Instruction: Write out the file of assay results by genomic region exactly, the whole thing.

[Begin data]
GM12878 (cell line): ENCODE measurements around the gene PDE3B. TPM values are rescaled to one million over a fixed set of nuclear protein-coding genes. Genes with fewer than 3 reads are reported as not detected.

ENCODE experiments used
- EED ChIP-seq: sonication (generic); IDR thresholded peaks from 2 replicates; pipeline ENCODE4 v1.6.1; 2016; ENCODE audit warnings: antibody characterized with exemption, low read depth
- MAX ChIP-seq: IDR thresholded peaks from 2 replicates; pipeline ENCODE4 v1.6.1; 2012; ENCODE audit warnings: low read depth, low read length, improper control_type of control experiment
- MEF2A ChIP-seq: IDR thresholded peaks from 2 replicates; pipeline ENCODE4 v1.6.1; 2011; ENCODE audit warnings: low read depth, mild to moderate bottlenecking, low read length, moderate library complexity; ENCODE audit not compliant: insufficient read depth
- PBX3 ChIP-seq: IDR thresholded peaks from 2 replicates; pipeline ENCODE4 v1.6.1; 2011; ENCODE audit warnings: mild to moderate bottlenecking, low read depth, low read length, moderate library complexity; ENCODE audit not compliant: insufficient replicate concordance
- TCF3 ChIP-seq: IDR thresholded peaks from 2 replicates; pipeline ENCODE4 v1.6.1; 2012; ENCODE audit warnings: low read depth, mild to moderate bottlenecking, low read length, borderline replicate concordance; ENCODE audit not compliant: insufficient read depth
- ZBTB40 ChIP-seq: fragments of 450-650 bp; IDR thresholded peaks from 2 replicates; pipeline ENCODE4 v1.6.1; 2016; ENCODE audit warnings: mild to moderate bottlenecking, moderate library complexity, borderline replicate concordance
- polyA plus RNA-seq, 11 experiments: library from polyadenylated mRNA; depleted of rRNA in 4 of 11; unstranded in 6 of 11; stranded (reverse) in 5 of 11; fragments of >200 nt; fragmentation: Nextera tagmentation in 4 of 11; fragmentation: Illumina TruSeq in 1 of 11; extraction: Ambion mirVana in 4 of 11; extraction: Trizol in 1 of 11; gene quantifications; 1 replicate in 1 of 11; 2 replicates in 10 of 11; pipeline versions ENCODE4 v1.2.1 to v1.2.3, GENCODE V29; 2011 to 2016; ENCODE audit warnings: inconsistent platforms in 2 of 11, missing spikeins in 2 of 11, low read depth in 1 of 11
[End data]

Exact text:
GM12878 (cell line): ENCODE measurements around the gene PDE3B. TPM values are rescaled to one million over a fixed set of nuclear protein-coding genes. Genes with fewer than 3 reads are reported as not detected.

ENCODE experiments used
- EED ChIP-seq: sonication (generic); IDR thresholded peaks from 2 replicates; pipeline ENCODE4 v1.6.1; 2016; ENCODE audit warnings: antibody characterized with exemption, low read depth
- MAX ChIP-seq: IDR thresholded peaks from 2 replicates; pipeline ENCODE4 v1.6.1; 2012; ENCODE audit warnings: low read depth, low read length, improper control_type of control experiment
- MEF2A ChIP-seq: IDR thresholded peaks from 2 replicates; pipeline ENCODE4 v1.6.1; 2011; ENCODE audit warnings: low read depth, mild to moderate bottlenecking, low read length, moderate library complexity; ENCODE audit not compliant: insufficient read depth
- PBX3 ChIP-seq: IDR thresholded peaks from 2 replicates; pipeline ENCODE4 v1.6.1; 2011; ENCODE audit warnings: mild to moderate bottlenecking, low read depth, low read length, moderate library complexity; ENCODE audit not compliant: insufficient replicate concordance
- TCF3 ChIP-seq: IDR thresholded peaks from 2 replicates; pipeline ENCODE4 v1.6.1; 2012; ENCODE audit warnings: low read depth, mild to moderate bottlenecking, low read length, borderline replicate concordance; ENCODE audit not compliant: insufficient read depth
- ZBTB40 ChIP-seq: fragments of 450-650 bp; IDR thresholded peaks from 2 replicates; pipeline ENCODE4 v1.6.1; 2016; ENCODE audit warnings: mild to moderate bottlenecking, moderate library complexity, borderline replicate concordance
- polyA plus RNA-seq, 11 experiments: library from polyadenylated mRNA; depleted of rRNA in 4 of 11; unstranded in 6 of 11; stranded (reverse) in 5 of 11; fragments of >200 nt; fragmentation: Nextera tagmentation in 4 of 11; fragmentation: Illumina TruSeq in 1 of 11; extraction: Ambion mirVana in 4 of 11; extraction: Trizol in 1 of 11; gene quantifications; 1 replicate in 1 of 11; 2 replicates in 10 of 11; pipeline versions ENCODE4 v1.2.1 to v1.2.3, GENCODE V29; 2011 to 2016; ENCODE audit warnings: inconsistent platforms in 2 of 11, missing spikeins in 2 of 11, low read depth in 1 of 11